Nearly half of adult sex offenders report committing their first sexual offenses prior to the age of 18. -National Teen Dating Violence Prevention Initiative
Half of the reported date rapes occur among teenagers. -National Teen Dating Violence Prevention Initiative
57% of teens know someone who has been physically, sexually, or verbally abusive in a dating relationship. -National Teen Dating Violence Prevention Initiative
Liz hadn’t even sat down in the counselor’s office before she burst into tears. When she was able to speak Liz said, “I really liked my boyfriend at first. I thought he was so cool because he’s older, out of high school and stuff. Not too long after we started dating he told me he was going to pick me up after school. I thought that was cool. Then he insisted that he come and pick me up for lunch too. O.K., but now he won’t let me go to any games or anything. I’m not allowed to see my friends. I hate it!”
“Did you tell him you wanted to spend time with your high school friends?”
“Yeah. It made him really mad. He didn’t hit me or anything, but he yelled and told me to quit being immature.”
“What about your parents? Have you told them about the situation?”
“Sort of, but my parents really like him so they don’t understand.”
“Liz,” Mrs. Hendrickson said, “what do you want me to do to help you?”
Liz stood quickly. “Nothing. I guess I just wanted to talk. I’ll take care of it.” Liz bolted out the door. Mrs. Hendrickson made a mental note to keep an eye on Liz.
Within two days, Mrs. Hendrickson was passing through the hall after lunch. Outside the front doors she noticed Liz in a car out front with her boyfriend. Mrs. Hendrickson stopped to watch. Liz tried to move to the car door, but her boyfriend grabbed her arm and pulled her to him. Liz was crying and the boyfriend was yelling.
Mrs. Hendrickson saw enough. She ran to the principal’s office and told him what was going on. He grabbed the SRO and the three of them went to the car where Liz was being held captive.
The principal and the SRO went to the driver’s side to escort the boyfriend into the office. Mrs. Hendrickson opened the passenger door. “Liz, come with me.”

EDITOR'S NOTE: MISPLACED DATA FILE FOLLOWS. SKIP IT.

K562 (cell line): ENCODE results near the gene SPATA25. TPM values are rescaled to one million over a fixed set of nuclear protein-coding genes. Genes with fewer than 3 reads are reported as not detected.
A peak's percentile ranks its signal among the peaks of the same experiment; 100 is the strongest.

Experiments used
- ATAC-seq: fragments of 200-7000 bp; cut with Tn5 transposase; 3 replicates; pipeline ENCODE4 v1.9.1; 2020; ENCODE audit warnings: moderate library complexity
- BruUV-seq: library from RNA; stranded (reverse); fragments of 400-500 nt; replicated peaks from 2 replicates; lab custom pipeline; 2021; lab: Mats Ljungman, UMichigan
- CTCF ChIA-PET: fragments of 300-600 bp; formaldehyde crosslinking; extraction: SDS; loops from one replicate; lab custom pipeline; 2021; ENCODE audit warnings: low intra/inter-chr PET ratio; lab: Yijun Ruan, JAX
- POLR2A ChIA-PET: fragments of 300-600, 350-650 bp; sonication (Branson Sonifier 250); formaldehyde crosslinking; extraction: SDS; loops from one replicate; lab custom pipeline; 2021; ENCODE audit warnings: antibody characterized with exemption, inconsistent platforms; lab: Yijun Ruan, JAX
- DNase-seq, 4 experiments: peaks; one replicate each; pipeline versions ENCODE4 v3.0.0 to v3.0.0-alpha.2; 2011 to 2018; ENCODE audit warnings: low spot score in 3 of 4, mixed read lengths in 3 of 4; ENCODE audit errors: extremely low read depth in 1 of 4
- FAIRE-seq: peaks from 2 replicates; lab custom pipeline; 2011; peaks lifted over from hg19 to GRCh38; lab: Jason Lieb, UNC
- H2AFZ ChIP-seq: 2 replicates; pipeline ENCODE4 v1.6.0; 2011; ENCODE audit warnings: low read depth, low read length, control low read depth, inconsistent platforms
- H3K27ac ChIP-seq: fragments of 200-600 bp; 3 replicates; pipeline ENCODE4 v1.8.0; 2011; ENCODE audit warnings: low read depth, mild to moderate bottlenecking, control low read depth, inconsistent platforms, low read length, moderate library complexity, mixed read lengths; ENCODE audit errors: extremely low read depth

Liz was thankful for the help and the support she received. She ended the relationship with her boyfriend. Liz’s boyfriend agreed never to return to school property or speak to Liz again if there were no charges pressed against him. He kept his end of the bargain, and Liz returned to being the fun-loving student everyone knew.
February is national teen dating violence awareness and prevention month. Dating abuse is a form of bullying, and perhaps the most confusing form of harassment for adolescents. After all, they are being abused by the person who supposedly loves them.
- Don’t be the bystander. Doing nothing will only encourage the harasser.
- Encourage the victim to talk to a trusted adult even if it’s not you. If they don’t report and abuse persists or becomes severe, you have to take charge.
- What to say (open-ended questions):
- What does your ideal relationship look like? Is this relationship close to that ideal?
- Do you feel respected in your relationship? Why or why not?
- Does your boyfriend/girlfriend make you feel good about yourself?
- How are you going to get out of this relationship?
- Who can you count on for immediate help?
- Who are some adults you could go to if your boyfriend/girlfriend treats you badly?
- How can I help you?
- What to do:
- Model assertive relationships
- Rehearse the break-up with the teen
- Set age appropriate dating limits
- Create a safety plan that includes places, people and resources that make the victim feel safe
- Listen to the teen and guide (which is not giving advice) their decision making
- Assure the teen they don’t deserve to be abused and real love doesn’t involve abuse
- Encourage the teen to report or seek help from an adult they trust
- Report the abuse to the authorities if you feel the teen is in physical danger
You may have noticed what you say or do does not include making them break up with their abusive boyfriend/girlfriend. Trying to make teens do anything usually has the opposite effect. A more effective strategy is to allow them to come to their own conclusion that the relationship isn’t good for them. You can also let them know you are there for them and that you care first and foremost for their safety which may include reporting to protect them.